Buying Fish and SeaFood: How Do You Know If It’s Contaminated After the Japanaese Nuclear Disaster at Fukushima?

The nuclear disaster at Fukushima’s Daiichi power plant was international news in March 2011. By May 2011, though, the disaster had largely dropped out of the headlines.

Many consumers who’d worried about the possibility of buying and eating contaminated food from Japan will have begun to relax and forget the possible danger of eating food contaminated by radiation.

But Japanese food contaminated by radiation still poses a possible risk to health.

The World Health Organization (WHO) published guidelines after the disaster. (see link at the end of this article.) WHO pointed out that because of the devastation in the area around Fukushima – caused by the earthquake and tsunami – it’s highly unlikely that there will have been any food harvested and exported from the region. WHO also pointed out that the Japanese government is monitoring radiation levels in food with a view to keeping contaminated food off the market.

There are two obvious flaws in these arguments though. The first is that if contaminated raw food materials do find their way out of Japan into other countries they may be processed there and sold locally or overseas as the product of those countries and not as Japanese food. The second problem is that massive quantities of sea water were poured onto the cracked reactors in the desperate effort to prevent nuclear meltdown at Fukushima and a great deal of that contaminated water is known to have run straight into the Pacific Ocean carrying high levels of radiation with it. It will certainly have contaminated fish and other sea life that is being delivered to fish markets, supermarket shelves, restaurants and dinner tables in future. As WHO explains:

“Radioactivity can build up within food as radionuclides are transferred through soil into crops or animals, or into rivers, lakes and the sea where fish and shellfish could take up the radionuclides. The severity of the risk depends on the radionuclide mix and the level of contaminant released.”

Since many fish can cover great distances at sea, there’s no reliable way at present to keep contaminated fish and seafood out of the supply chain.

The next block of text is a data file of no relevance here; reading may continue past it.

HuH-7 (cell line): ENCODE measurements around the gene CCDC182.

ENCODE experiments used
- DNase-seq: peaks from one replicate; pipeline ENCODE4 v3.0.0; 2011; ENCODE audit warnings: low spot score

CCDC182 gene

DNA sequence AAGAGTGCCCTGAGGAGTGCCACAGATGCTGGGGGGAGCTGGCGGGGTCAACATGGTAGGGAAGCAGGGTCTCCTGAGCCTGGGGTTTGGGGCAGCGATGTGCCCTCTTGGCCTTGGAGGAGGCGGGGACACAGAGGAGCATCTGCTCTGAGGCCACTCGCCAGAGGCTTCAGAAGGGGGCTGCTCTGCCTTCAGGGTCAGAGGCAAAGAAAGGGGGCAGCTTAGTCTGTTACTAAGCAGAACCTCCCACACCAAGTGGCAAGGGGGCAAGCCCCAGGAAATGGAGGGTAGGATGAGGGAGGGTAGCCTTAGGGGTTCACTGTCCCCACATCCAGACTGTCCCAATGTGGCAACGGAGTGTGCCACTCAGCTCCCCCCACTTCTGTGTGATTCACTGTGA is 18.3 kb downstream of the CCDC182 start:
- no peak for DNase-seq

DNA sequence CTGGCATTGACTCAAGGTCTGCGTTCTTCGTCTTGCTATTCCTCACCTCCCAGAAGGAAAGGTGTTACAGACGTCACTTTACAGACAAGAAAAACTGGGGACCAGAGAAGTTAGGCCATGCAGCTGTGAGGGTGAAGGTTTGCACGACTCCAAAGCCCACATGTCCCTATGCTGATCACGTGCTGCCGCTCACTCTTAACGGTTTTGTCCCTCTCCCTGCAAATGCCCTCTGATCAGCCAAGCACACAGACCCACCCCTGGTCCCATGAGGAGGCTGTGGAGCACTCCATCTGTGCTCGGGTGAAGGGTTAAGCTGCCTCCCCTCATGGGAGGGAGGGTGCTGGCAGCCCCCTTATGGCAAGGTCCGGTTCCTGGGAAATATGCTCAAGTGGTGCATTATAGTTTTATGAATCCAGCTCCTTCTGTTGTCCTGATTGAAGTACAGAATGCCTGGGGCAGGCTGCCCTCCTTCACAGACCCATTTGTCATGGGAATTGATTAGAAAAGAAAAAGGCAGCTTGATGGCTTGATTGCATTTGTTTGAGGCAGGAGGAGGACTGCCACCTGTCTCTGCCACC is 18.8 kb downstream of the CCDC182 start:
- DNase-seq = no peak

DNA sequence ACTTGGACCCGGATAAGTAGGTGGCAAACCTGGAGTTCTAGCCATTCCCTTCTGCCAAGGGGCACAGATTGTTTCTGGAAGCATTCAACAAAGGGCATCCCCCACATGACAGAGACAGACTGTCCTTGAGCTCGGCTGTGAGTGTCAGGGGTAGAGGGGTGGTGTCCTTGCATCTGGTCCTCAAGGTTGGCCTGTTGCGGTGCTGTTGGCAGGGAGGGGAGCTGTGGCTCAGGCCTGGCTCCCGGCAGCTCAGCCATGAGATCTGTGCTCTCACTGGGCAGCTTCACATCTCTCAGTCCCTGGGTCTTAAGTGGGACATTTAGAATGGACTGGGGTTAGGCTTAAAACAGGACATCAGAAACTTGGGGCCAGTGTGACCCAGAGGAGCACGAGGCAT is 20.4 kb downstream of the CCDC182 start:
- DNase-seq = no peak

This week I was shopping for fish and noticed that many packets of frozen fish on sale are sourced from the North Pacific Ocean and North East Pacific Ocean. How can those fish products be guaranteed free of radionuclides? Who wants to take the risk of eating that fish or feeding it to their kids? Even if the water in the North East Pacific isn’t dangerously contaminated after Fukushima there’s no guarantee that the fish are free of contamination. Small fish from the east coast of Japan – contaminated – will have been eaten by larger fish and so on. Large fish which can swim great distances may end up as the product of the North East Pacific Ocean. Their travels across the ocean may have been fuelled by eating many smaller contaminated fish and other sea life.

For the foreseeable future it’s probably a good idea to choose fish and seafood very carefully with respect to its origins. Any fishing ground may have a level of pollution – from petrochemicals, plastics and so on – but the danger of radioactive contamination is too serious to risk if you can avoid it. I left the very inexpensive but possibly dangerous Pacific fish in the supermarket freezer this week. I chose fish that came from the Mediterranean sea instead. And last weekend I ate oysters and mussels that also came from the south of France (where I live.) It’s all too easy when shopping in a hurry to ignore the geographic origin of the fish you buy. But, post-Fukushima, it makes sense to take notice.

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